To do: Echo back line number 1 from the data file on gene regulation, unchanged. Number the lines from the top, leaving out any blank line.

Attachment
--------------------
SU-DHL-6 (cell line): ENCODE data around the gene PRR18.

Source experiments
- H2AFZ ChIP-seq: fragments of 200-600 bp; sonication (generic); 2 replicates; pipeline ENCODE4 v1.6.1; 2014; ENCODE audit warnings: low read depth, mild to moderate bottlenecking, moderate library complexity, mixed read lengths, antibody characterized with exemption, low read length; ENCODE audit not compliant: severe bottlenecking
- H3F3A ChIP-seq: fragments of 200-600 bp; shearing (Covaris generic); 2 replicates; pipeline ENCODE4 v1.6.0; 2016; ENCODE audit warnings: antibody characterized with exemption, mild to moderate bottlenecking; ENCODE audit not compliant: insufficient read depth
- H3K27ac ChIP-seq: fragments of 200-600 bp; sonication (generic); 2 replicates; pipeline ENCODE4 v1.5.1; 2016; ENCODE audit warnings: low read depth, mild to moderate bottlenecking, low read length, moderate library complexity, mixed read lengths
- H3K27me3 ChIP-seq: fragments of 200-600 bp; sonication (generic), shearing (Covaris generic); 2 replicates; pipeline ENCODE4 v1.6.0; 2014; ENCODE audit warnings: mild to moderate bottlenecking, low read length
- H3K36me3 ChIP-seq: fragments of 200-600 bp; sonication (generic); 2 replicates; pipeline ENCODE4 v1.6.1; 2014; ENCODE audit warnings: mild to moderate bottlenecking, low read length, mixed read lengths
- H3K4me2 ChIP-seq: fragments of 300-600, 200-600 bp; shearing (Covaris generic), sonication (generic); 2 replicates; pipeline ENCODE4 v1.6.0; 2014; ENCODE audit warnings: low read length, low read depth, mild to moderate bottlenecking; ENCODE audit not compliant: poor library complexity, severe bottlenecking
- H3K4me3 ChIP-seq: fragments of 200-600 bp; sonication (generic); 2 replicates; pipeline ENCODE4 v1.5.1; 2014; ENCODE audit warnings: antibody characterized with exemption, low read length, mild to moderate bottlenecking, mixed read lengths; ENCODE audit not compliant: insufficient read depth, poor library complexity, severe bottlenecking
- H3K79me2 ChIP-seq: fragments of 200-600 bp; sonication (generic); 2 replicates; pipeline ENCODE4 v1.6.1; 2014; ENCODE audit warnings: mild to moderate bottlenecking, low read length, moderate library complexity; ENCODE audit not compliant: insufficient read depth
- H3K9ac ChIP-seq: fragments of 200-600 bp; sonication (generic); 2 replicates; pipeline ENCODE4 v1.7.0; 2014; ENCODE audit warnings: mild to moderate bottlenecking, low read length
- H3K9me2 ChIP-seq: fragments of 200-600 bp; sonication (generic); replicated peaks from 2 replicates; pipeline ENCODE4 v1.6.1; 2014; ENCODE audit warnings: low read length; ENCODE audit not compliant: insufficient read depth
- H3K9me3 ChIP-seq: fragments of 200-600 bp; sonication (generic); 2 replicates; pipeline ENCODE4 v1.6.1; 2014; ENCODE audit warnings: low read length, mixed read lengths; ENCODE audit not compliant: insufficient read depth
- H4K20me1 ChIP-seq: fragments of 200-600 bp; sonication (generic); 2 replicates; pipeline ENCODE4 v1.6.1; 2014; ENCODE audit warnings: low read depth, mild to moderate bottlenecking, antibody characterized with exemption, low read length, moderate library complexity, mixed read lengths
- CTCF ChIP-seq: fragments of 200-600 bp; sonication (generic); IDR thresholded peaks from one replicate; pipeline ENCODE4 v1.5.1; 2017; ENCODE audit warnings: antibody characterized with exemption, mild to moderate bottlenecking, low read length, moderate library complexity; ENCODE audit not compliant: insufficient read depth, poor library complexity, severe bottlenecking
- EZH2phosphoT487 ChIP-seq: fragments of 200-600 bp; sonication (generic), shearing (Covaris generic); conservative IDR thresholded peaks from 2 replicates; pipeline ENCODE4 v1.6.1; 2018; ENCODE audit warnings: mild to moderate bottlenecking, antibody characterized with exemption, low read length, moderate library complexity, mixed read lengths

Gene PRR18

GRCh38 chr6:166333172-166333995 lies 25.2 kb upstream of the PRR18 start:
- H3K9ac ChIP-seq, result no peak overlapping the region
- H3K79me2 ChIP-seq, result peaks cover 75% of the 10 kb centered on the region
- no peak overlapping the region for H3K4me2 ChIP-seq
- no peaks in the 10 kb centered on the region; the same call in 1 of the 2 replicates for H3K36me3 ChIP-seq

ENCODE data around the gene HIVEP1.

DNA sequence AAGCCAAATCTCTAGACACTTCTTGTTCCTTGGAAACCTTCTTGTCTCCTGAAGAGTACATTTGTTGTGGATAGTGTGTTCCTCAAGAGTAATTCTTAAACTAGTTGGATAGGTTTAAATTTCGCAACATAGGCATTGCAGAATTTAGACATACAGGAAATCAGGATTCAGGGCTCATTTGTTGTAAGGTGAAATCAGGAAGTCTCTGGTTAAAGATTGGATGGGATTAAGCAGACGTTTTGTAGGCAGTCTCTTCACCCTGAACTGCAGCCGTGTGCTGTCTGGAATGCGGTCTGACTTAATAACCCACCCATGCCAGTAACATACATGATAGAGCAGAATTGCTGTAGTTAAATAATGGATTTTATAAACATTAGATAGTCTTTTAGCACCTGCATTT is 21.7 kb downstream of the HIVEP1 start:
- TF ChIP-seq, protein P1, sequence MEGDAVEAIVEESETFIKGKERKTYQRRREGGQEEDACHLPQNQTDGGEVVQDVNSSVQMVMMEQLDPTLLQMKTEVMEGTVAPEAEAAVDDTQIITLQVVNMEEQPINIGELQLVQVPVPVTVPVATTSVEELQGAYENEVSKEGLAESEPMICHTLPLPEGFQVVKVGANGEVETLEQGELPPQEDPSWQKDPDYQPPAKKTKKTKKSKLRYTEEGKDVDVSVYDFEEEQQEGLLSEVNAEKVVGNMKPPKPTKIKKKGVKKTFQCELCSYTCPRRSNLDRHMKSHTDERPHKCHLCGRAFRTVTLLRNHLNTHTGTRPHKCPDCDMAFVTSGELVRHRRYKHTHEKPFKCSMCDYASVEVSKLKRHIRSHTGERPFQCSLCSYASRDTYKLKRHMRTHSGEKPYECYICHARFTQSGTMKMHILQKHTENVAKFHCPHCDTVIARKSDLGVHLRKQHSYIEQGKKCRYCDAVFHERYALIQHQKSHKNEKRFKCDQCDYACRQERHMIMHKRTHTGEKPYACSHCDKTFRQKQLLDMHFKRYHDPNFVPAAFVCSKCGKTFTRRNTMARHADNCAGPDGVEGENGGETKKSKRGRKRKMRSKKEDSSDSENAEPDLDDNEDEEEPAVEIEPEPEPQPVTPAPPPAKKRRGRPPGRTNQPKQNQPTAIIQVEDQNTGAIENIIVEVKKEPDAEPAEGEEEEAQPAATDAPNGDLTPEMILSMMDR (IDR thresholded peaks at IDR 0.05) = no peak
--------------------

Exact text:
SU-DHL-6 (cell line): ENCODE data around the gene PRR18.